rpG, not RPg

I’ve been reading through a lot of retro-clone games, and some old 1e books I borrowed from someone, and trying to figure out exactly what it is that attracts me to the older systems so much. Especially with 1e, there doesn’t seem to be much reason. I kind of like the art in the books, but that’s no reason to like the game itself. I like the look of Uncle Pennybags too. I could just incorporate the AD&D classes into my Microlite game, though of course they wouldn’t be EXACTLY the same. If I could only figure out what it is that attracts me to certain games, then I could just emulate it in my own game, and I wouldn’t have to put up with anything I don’t want to put up with, like attack matrices. Many things that I would normally attribute to role-playing are in AD&D completely predetermined- a ranger always attracts followers at level 10, and a fighter always becomes a lord at level 9. For a while I thought (on the surface of my mind) that that kind of ‘predestination’ would be one of the things I’d want to get away from, But now I think that that’s exactly what attracts me to the systems.

Rather than being entirely about role-playing, they’re about the game. A game where you make choices and carve out your own path in the world, but still a game, with simplistic, unrealistic rules. The way you have fun with a game is to take it on it’s own terms. Rather than trying to balance chess, you just play it. My players are okay gamers, but they aren’t very good role-players. Most gamers that I’ve known aren’t especially good at it either (I DM, but if I were a player I think I’d prefer not to bother too much). They are usually perfectly willing to go with the quest that they’re given, and work towards personal aspirations when the DM gives them a cue- because that keeps the game stable by giving all the players a common interest at most times, and ensuring that nobody oversteps their boundaries. For that type of player, it can be a godsend to specific times when things happen, because then they know what to expect.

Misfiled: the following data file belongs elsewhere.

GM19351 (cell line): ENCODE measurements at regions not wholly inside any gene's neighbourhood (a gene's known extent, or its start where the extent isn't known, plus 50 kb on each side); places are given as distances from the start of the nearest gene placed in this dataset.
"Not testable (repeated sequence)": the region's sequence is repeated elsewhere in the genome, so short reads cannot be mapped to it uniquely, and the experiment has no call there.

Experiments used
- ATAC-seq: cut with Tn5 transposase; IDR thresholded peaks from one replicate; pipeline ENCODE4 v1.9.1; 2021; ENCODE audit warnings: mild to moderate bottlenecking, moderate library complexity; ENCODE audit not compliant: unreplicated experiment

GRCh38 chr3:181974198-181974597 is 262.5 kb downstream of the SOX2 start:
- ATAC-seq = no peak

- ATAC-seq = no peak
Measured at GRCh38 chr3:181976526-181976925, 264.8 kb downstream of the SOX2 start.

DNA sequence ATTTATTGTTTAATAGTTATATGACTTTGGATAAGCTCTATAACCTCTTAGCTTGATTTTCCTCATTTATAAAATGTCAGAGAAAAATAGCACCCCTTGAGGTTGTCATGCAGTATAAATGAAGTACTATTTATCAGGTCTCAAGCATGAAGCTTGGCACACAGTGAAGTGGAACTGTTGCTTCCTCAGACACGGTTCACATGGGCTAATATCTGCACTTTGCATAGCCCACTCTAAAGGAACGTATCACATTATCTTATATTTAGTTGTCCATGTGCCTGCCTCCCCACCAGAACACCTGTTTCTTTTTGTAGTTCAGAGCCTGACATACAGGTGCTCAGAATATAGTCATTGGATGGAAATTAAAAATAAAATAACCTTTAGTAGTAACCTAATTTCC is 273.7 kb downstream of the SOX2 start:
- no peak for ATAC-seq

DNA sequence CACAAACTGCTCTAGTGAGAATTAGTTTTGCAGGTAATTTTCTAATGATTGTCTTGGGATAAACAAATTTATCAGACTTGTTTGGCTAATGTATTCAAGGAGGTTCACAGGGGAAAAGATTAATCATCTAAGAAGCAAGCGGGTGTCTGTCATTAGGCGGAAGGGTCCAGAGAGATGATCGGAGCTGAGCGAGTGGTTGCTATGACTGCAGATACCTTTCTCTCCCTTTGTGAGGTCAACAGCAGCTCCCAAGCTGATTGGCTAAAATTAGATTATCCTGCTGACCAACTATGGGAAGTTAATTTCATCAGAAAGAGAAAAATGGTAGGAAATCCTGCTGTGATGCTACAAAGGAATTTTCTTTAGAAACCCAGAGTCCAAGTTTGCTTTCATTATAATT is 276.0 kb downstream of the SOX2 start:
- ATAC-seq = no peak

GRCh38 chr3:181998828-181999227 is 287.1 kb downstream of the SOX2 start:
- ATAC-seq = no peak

On the other hand, if you have a group of seasoned LARPers who actually know how to speak and understand ye pseudo-oldspeeche and like to roleplay conversations instead of just saying ‘I don’t think that’s something my character would do’, then having specific levels for things like that shouldn’t deter them. You can still roleplay gathering your band of Merry Men even if you as a player already knew it was coming, or you can negotiate with the DM to get some other benefit.

Dungeons & Dragons requires a careful balance between freedom and stability that is extremely hard to come by, and while I don’t endorse planning out with your DM your character’s complete rise from wandering northerner to exalted king, if I were playing in someone’s campaign it would be extremely comforting to know when to expect some little things.


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